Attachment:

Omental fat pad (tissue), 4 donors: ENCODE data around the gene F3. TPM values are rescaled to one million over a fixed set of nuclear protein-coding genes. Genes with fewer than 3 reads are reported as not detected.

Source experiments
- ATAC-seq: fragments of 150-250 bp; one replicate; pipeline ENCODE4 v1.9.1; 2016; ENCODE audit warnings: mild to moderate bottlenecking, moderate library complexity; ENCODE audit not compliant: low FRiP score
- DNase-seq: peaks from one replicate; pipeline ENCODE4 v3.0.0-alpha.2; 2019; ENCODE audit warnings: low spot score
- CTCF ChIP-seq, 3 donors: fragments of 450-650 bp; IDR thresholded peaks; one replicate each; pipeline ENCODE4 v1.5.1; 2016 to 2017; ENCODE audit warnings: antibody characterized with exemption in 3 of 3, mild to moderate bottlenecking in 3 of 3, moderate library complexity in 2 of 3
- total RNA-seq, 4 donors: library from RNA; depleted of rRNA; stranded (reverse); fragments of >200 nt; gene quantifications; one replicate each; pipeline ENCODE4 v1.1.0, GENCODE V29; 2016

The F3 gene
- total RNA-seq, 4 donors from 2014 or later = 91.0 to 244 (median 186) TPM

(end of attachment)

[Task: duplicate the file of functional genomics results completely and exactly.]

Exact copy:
Omental fat pad (tissue), 4 donors: ENCODE data around the gene F3. TPM values are rescaled to one million over a fixed set of nuclear protein-coding genes. Genes with fewer than 3 reads are reported as not detected.

Source experiments
- ATAC-seq: fragments of 150-250 bp; one replicate; pipeline ENCODE4 v1.9.1; 2016; ENCODE audit warnings: mild to moderate bottlenecking, moderate library complexity; ENCODE audit not compliant: low FRiP score
- DNase-seq: peaks from one replicate; pipeline ENCODE4 v3.0.0-alpha.2; 2019; ENCODE audit warnings: low spot score
- CTCF ChIP-seq, 3 donors: fragments of 450-650 bp; IDR thresholded peaks; one replicate each; pipeline ENCODE4 v1.5.1; 2016 to 2017; ENCODE audit warnings: antibody characterized with exemption in 3 of 3, mild to moderate bottlenecking in 3 of 3, moderate library complexity in 2 of 3
- total RNA-seq, 4 donors: library from RNA; depleted of rRNA; stranded (reverse); fragments of >200 nt; gene quantifications; one replicate each; pipeline ENCODE4 v1.1.0, GENCODE V29; 2016

The F3 gene
- total RNA-seq, 4 donors from 2014 or later = 91.0 to 244 (median 186) TPM